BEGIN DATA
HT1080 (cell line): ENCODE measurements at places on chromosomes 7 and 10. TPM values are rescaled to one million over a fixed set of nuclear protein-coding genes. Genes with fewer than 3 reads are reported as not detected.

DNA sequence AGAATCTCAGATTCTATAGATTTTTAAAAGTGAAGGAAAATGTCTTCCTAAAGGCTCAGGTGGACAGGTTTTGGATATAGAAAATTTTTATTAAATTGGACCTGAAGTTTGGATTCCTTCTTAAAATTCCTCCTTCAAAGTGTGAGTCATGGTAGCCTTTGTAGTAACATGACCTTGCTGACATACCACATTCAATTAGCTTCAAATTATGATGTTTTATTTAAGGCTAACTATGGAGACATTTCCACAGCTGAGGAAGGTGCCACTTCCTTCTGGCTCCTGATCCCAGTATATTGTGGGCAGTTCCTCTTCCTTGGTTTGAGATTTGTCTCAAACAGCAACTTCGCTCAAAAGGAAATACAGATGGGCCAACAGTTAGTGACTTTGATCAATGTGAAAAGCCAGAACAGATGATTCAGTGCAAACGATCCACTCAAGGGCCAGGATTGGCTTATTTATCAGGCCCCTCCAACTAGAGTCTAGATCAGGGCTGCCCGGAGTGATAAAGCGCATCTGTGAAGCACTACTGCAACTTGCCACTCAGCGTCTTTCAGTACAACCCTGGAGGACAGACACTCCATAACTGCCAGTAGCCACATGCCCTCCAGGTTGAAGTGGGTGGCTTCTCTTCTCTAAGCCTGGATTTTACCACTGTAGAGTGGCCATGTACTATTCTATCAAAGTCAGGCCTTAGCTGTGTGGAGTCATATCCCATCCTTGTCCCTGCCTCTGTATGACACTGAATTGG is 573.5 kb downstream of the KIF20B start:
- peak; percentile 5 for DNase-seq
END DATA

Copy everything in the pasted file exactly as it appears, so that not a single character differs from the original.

HT1080 (cell line): ENCODE measurements at places on chromosomes 7 and 10. TPM values are rescaled to one million over a fixed set of nuclear protein-coding genes. Genes with fewer than 3 reads are reported as not detected.

DNA sequence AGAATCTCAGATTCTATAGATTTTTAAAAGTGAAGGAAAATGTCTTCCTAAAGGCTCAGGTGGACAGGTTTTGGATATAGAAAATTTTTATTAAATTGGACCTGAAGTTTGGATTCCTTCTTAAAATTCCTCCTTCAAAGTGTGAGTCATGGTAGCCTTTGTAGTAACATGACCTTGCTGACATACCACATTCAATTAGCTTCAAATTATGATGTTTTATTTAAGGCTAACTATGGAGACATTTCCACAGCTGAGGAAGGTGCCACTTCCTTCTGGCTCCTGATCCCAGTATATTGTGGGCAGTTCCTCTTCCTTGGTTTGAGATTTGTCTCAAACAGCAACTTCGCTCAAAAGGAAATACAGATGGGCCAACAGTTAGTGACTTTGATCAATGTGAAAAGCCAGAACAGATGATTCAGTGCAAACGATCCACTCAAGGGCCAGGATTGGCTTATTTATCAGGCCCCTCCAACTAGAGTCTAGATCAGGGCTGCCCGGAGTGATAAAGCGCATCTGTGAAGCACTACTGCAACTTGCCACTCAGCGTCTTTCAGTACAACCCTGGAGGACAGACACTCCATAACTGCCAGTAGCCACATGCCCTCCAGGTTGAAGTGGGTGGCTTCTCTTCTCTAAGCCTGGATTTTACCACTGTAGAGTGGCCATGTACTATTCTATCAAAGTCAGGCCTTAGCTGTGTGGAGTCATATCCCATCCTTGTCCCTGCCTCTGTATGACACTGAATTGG is 573.5 kb downstream of the KIF20B start:
- peak; percentile 5 for DNase-seq